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Imagined Pregnancies While Trying to Conceive (TTC) are Common
Imagined pregnancy symptoms or the state of pseudocyesis is believed to be much more common than study statistics have previously shown. In some studies, over half of women initially believe themselves to be pregnant, only to receive a negative result in a medical setting. For example, The Journal of the Medical Society of New Jersey published a study where 283 women requested a pregnancy test because they believed they were pregnant. Of the group of study participants, 58% turned out to not be pregnant. Even among women with previous pregnancy experience, 64% of such women who were not pregnant mistakenly believed they were. It is presumed that the overwhelming majority of these women who received negative results will not go on believing they are pregnant.
Although there are officially only up to six cases of imagined pregnancies for every 22,000 live births in the US, according to WebMD, the problem with this statistic is that it cannot count pseudocyesis figures for women who imagine the process of pregnancy taking place in their body between expected implantation times and expected missed periods. Women generally do not go to the doctor during this time, and as a result there is a plethora of missing information on the psychological state of these women.
Except in advanced cases of longer-term imagined or false pregnancy, as in the WebMD statistic above, pseudocyesis is generally limited to the time period until a woman gets her next menses. In a woman that has a 30-day cycle, there is generally a two-week period between ovulation and expected menses. If a woman is intimate with a man while ovulating, this tight two-week period can result in imagined pregnancy, where a woman believes she is experiencing implantation and early pregnancy symptoms.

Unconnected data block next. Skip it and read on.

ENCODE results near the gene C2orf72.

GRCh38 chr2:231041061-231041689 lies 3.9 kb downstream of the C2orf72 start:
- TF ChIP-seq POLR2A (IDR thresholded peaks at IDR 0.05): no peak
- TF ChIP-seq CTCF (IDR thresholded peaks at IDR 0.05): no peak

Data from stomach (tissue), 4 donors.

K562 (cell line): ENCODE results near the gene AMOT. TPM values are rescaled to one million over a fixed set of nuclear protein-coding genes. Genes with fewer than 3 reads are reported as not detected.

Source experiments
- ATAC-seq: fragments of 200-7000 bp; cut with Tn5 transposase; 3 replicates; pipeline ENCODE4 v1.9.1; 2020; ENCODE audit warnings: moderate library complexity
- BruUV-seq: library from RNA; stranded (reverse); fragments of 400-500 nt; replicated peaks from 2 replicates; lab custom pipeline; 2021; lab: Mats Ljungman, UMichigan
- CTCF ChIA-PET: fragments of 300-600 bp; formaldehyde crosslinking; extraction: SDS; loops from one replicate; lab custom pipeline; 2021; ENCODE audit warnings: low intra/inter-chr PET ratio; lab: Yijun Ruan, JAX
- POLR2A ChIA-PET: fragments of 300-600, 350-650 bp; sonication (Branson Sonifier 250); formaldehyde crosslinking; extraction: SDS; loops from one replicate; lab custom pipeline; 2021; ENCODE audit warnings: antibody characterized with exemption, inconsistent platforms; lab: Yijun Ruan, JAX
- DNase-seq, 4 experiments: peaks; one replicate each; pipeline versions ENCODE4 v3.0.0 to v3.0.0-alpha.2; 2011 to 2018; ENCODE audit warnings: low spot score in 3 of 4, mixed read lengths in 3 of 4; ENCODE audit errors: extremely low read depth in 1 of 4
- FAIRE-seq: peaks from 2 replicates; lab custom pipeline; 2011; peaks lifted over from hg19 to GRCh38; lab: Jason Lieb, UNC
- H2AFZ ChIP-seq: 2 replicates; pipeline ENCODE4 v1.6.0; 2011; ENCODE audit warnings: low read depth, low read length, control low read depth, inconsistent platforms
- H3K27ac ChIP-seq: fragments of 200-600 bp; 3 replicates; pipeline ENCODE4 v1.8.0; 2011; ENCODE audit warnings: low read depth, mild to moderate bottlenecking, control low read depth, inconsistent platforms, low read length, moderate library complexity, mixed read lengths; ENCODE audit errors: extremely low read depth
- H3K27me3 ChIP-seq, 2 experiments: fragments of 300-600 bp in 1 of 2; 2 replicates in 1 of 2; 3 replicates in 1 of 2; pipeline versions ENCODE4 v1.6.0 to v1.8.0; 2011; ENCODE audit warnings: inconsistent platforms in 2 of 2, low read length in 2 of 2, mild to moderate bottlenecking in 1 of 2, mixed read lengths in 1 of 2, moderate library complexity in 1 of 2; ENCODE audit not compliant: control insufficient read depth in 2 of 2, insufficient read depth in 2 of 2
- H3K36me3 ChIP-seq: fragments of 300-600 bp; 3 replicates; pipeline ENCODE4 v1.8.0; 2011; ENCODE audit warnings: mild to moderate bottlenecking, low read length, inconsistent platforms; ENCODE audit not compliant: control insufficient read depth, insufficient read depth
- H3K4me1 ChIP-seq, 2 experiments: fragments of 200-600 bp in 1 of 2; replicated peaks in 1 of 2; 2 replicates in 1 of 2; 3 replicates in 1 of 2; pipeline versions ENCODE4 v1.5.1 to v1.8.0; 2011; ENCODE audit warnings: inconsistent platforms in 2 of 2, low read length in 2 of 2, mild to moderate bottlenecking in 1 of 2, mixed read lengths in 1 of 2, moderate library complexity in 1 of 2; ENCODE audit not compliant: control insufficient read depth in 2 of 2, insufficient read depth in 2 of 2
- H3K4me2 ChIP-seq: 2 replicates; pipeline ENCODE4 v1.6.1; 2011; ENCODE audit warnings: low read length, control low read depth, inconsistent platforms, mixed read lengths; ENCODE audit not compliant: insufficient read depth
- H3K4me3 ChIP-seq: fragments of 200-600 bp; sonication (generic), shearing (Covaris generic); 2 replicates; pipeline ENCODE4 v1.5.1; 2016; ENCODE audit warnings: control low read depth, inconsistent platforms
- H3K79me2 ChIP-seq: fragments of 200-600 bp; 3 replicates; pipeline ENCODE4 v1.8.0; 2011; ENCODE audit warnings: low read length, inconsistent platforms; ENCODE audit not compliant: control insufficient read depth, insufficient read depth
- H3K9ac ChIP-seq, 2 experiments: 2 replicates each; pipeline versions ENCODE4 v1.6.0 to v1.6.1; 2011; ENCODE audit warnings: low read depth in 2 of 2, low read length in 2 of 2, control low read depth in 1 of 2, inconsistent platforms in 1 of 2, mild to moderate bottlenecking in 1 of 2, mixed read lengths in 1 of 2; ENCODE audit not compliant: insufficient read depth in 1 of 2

- Increased flow of cervical mucus
- Crying spells
- Sleep disturbance
- Heart rate changes
- Imagined implantation cramping
- Feeling warmer (increased body temperature)
- Healthy food cravings
- Tenderness of breast tissue
It should be noted that women can commonly experience many of the symptoms above outside of TTC, within a regular menstrual cycle, or due to other medical causes. It is easy to falsely conclude that one is pregnant before any sort of medical confirmation is given.
Problems with Menstrual Cycles After False Pregnancies
Women with temporary pseudocyesis can even experience problems afterwards with their menstrual cycles. According to a study published in the Occupational and Environmental Medicine journal, stress can cause women to have more painful periods or dysmenorrhea. Some women with false pregnancy will actually believe that a more painful period is actually an early miscarriage.
On top of that, some women with imagined or false pregnancies can have their periods delayed because of hormonal and psychological reactions/stress of believing they are pregnant. According to Medicalnewstoday.com, emotional stress can cause irregular periods.
What is Pseudocyesis Caused by?
According to WebMD.com and Womens-health.co.uk,
- An intense desire to be pregnant or state of trying to conceive (TTC)
- Approaching later years of fertility
- Experience of having previous miscarriages
- Infertility issues
- Pituitary gland issues (the center of hormone production during pregnancy) and an unusually high level of hormones sparked by stress and anxiety that causes emotional and psychological changes leading a woman to falsely believe she is pregnant
There are also accompanying situational theories for imagined pregnancy, such as desiring to keep a spouse who wants children, having mourned the death of a previous child, competition with siblings that already have children, or satisfying parents who want grandchildren.
Common Aftereffects of Imagined Pregnancy or Pseudocyesis
- Feeling let down after getting a period
- Believing oneself to be "crazy" or mentally ill
- Self-doubt in future accomplishments
Winding up not pregnant after a woman very strongly believes herself to be can be a traumatizing experience for her. There is much research to be done on early onset imagined pregnancy, for the two-week period before expected missed menses.
What can be done to help?
Until there is a way to address the issue more thoroughly, it is wise to discuss any pregnancy planning, symptoms, and mental health issues you concerned about with a medical professional. It is also good to have a general understanding that there are similarities in pregnancy symptoms to signs of general menstrual cycle stages.
And since stress from TTC can cause reproductive health disturbances, some of the best things you can do are practice relaxation techniques and enjoy intimacy with your spouse rather than have a focus on pregnancy. Taking the pressure off is helpful for every cell in your body, and just might help you conceive when you least expect it.
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